mechanically attached, in which fasteners similar to plastic caps are used to fasten the edge of each course before that edge is overlapped and sealed by the next course. Mechanical fastening allows some billowing of the membrane. The amount of billowing will depend on the spacing of the fasteners and the pressure differential between the interior of the building and the exterior surface of the roof; and
ballasted, in which an aggregate such as gravel, generally called ballast, is installed on top of the membrane. Aggregate is typically ¾-inch to 1½ inches in diameter (#3 or #4 stone). The EPDM membrane is held in place by the weight of the ballast. The advantage of ballast is that it allows expansion and contraction of the membrane.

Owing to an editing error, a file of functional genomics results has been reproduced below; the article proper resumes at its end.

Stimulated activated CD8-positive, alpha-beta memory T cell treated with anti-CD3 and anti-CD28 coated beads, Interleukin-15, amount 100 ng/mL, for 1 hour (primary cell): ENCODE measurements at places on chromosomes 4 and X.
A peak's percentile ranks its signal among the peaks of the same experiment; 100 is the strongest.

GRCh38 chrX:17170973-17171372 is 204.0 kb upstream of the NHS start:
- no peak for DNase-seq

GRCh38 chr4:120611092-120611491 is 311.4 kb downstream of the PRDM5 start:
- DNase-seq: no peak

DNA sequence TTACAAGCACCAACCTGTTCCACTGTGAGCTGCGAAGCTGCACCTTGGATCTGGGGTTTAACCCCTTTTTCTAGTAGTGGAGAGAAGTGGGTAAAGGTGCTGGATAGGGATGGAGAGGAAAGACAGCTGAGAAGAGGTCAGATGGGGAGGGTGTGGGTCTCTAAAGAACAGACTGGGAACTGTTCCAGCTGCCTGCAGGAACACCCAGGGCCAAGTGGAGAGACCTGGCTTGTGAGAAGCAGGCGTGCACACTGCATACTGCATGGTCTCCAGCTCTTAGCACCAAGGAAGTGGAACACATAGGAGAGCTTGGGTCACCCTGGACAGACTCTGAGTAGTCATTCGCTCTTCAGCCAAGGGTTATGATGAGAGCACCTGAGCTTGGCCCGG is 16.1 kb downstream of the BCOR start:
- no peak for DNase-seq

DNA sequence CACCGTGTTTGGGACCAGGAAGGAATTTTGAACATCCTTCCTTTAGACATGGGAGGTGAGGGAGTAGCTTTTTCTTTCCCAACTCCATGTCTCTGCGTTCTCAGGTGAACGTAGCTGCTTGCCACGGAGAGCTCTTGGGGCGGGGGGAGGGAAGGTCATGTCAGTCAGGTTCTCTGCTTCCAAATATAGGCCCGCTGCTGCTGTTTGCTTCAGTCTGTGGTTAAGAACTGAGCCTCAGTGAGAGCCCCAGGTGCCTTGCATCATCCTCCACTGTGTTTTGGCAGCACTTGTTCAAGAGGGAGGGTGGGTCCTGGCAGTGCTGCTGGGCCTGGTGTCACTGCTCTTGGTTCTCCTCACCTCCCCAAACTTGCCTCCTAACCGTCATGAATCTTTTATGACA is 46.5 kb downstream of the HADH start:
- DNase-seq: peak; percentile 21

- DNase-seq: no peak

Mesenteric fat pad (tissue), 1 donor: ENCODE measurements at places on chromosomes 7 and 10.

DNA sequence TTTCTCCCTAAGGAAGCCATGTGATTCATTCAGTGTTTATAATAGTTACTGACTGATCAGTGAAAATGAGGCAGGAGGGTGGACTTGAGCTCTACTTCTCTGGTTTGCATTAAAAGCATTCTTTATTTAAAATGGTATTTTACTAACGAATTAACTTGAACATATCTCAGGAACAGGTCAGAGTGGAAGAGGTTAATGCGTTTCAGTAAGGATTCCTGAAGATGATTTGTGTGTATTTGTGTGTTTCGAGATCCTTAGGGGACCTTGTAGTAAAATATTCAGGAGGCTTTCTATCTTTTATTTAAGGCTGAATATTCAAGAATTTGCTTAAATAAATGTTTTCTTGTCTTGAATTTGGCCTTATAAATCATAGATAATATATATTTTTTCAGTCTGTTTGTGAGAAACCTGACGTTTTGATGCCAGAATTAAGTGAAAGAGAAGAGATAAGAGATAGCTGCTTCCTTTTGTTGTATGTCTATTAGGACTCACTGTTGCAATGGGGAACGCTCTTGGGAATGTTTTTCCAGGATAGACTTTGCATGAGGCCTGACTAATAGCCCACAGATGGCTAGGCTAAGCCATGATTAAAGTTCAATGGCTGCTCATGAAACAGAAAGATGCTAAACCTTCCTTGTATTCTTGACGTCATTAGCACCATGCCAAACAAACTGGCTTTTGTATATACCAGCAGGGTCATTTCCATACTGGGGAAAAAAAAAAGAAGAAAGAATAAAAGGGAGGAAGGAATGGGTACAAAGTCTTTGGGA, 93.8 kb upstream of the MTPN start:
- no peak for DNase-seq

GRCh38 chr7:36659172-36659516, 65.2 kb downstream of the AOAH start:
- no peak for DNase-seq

Ballast systems also typically use larger sheets with factory-made seams which are superior to field seams. The disadvantages of ballast is that such systems are heavy -- 10 to 12 pounds per square foot -- and have limited wind resistance. INSPECTING EPDM Seams Seams have been weak points in EPDM installations for many years. Field experience has shown that seams that are watertight when the roof is installed often develop defects within the first three years after installation. They may fail due to application errors or adhesive failure. Cleaning, priming and adhesive application must be done correctly, and failure to perform any one of the three steps may result in failure of a seam. The thickness of the adhesive layer is more important than surface cleanliness in developing a lasting bond. However, both are important. For some new, critical-occupancy requirements, all field seams (seams created on-site) are double-sealed by adding an additional strip of membrane over the sealed lap. Double-sealed membranes may carry an extended warranty. Because seam adhesives are adversely affected by moisture, EPDM should not be installed over materials with a high-moisture content. Ripples and buckling are sometimes forced into the seam during installation. While these seams may be watertight soon after installation, they are more likely to fail than seams installed correctly. Methods exist to refurbish existing seams that are failing. Roof-Wall Junctions At roof-wall junctions, the EPDM should be extended up the wall behind the exterior wall-covering material.